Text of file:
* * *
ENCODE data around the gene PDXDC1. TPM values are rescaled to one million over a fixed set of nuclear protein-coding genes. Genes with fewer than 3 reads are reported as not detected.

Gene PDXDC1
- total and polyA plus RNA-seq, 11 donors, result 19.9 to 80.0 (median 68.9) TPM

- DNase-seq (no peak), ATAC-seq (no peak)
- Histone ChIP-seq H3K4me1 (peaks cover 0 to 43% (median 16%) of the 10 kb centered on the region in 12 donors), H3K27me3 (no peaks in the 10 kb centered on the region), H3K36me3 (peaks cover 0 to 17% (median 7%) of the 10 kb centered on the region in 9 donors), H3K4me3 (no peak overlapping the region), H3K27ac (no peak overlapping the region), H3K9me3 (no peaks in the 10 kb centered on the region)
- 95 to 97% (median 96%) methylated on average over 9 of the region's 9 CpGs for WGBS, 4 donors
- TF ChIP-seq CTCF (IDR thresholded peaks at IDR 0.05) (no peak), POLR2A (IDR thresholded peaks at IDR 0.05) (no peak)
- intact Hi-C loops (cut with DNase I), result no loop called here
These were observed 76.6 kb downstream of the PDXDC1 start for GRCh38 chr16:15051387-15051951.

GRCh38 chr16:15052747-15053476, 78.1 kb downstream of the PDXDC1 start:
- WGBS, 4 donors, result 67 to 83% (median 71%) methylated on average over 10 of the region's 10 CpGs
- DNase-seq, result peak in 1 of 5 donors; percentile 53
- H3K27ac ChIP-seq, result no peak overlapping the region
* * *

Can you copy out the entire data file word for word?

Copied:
ENCODE data around the gene PDXDC1. TPM values are rescaled to one million over a fixed set of nuclear protein-coding genes. Genes with fewer than 3 reads are reported as not detected.

Gene PDXDC1
- total and polyA plus RNA-seq, 11 donors, result 19.9 to 80.0 (median 68.9) TPM

- DNase-seq (no peak), ATAC-seq (no peak)
- Histone ChIP-seq H3K4me1 (peaks cover 0 to 43% (median 16%) of the 10 kb centered on the region in 12 donors), H3K27me3 (no peaks in the 10 kb centered on the region), H3K36me3 (peaks cover 0 to 17% (median 7%) of the 10 kb centered on the region in 9 donors), H3K4me3 (no peak overlapping the region), H3K27ac (no peak overlapping the region), H3K9me3 (no peaks in the 10 kb centered on the region)
- 95 to 97% (median 96%) methylated on average over 9 of the region's 9 CpGs for WGBS, 4 donors
- TF ChIP-seq CTCF (IDR thresholded peaks at IDR 0.05) (no peak), POLR2A (IDR thresholded peaks at IDR 0.05) (no peak)
- intact Hi-C loops (cut with DNase I), result no loop called here
These were observed 76.6 kb downstream of the PDXDC1 start for GRCh38 chr16:15051387-15051951.

GRCh38 chr16:15052747-15053476, 78.1 kb downstream of the PDXDC1 start:
- WGBS, 4 donors, result 67 to 83% (median 71%) methylated on average over 10 of the region's 10 CpGs
- DNase-seq, result peak in 1 of 5 donors; percentile 53
- H3K27ac ChIP-seq, result no peak overlapping the region